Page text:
How is this the cause?
The What and Why steps build a framework filled with information that sets us up for finding the root cause of the broken machine. Asking How brings our knowledge together to determine the probable root cause.
In this step, we need to fully sequence our failures in the machine until we cannot find a cause for our furthest problem. In the context of our broken machine, we would trace the failures through the blown fuse to insufficient lubrication, then to a broken pump, onto a worn shaft, finally arriving at the conclusion that scrap metal parts had gotten into the pump and worn the shaft.
Solidifying the final root cause would be determining that insufficient protection from scrap metal on the pump housing resulted in scrap harming the shaft and so on. The root cause of our machine failure then is just that, insufficient protection from scrap metal in the pump housing.
At the end of this step, we should be left with an assumed root cause that will be checked in the final step of our analysis.
Validation of the root cause
At this point, we feel great and think the problem is fixed. However, before we address the problem and start designing solutions, we need to expand our understanding of the root cause to encompass all factors. The root cause may be scrap getting into the pump, but we need to investigate whether this is a natural phenomenon or if it lies in human error, design error, or organizational error.
Perhaps another machine is being operated too close to the failed machine or perhaps the human operator is employing wrong manufacturing techniques. This step checks our “root cause” to help us determine how to address it. If we determine that another machine is operating too close, we can simply move the machine and avoid having to redesign a new pump housing. The Cause step is meant to check out the original analysis and provide us with an understanding of how to fix the problem.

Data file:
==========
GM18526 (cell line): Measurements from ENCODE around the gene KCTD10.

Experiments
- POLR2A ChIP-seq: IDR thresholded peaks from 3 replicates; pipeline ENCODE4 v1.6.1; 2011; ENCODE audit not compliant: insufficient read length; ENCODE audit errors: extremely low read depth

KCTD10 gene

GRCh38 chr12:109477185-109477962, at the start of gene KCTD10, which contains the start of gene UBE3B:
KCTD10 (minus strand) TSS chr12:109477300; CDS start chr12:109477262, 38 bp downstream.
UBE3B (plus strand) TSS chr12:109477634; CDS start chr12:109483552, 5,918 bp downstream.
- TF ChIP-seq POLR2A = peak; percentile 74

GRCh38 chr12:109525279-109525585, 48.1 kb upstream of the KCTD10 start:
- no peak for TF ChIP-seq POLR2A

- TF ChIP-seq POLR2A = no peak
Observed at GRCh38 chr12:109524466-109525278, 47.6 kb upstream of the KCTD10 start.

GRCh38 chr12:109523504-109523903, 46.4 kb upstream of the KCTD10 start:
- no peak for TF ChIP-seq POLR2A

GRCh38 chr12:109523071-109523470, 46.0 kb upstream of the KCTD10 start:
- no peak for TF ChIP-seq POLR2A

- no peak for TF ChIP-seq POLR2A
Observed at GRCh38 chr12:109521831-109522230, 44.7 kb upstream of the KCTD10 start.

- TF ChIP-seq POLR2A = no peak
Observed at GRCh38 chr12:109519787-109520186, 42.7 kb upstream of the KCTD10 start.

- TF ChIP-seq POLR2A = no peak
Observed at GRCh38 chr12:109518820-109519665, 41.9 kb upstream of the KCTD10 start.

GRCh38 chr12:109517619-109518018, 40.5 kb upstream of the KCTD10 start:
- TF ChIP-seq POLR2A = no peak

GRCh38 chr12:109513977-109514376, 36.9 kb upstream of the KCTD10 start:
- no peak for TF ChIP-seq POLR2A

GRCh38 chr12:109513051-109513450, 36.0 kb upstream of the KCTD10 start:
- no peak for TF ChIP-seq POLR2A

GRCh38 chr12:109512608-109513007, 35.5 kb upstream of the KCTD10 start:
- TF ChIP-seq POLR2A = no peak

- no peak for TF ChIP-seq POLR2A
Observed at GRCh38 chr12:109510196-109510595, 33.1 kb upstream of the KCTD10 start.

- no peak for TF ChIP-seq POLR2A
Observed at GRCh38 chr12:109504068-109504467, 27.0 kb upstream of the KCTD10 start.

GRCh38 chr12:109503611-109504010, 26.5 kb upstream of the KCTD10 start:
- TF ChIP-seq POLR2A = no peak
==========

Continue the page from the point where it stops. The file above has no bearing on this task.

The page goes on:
Systematic Improvement and Continuing Innovation
Understanding and being able to apply the steps of root cause analysis is essential to being able to improve our designs and better ourselves as engineers. When we compound multiple root cause analyses in one design, we progressively step up its effectiveness to reach as close to optimum design characteristics as possible.
There are other methods we can implement into the design process that can help us prevent failure rather than having to use RCA to address and redesign from failure. Methods like Abstraction Laddering allow us as engineers to fully define our design goals and create products that meet the intended outcome without complexities that may lend themselves to failure.
We can also use something like an Agile approach to product development which allows us to work effectively on a team and become more effective in our collective output. Even with these techniques, not all failures can be prevented and thus RCA is still an essential aspect to the engineer’s toolset.
Aside from techniques utilized in finding the root cause, there are also very real technologies that can give us more data and expand what we know. Tools like the Internet of Things including sensors, AI systems, data management tools, these all provide us with more information that makes finding the root cause that much easier.
By becoming experts at RCA and understanding failure, our current design failures are leveraged to equate to future success, both in design and engineering ability. Instead of relying on your “intuition” alone to solve a problem, this analysis method leverages your intuition into a proven methodology that can maximize our ability to solve problems.
Finally, proper tracking of previous RCA conclusions can compound our knowledge of failure, thus strengthening our ability to counteract it. If we ever hope to end the tediousness of fixing and finding problems, then we have to learn from failure. Otherwise, we’ll just be stuck solving the same problems over and over again.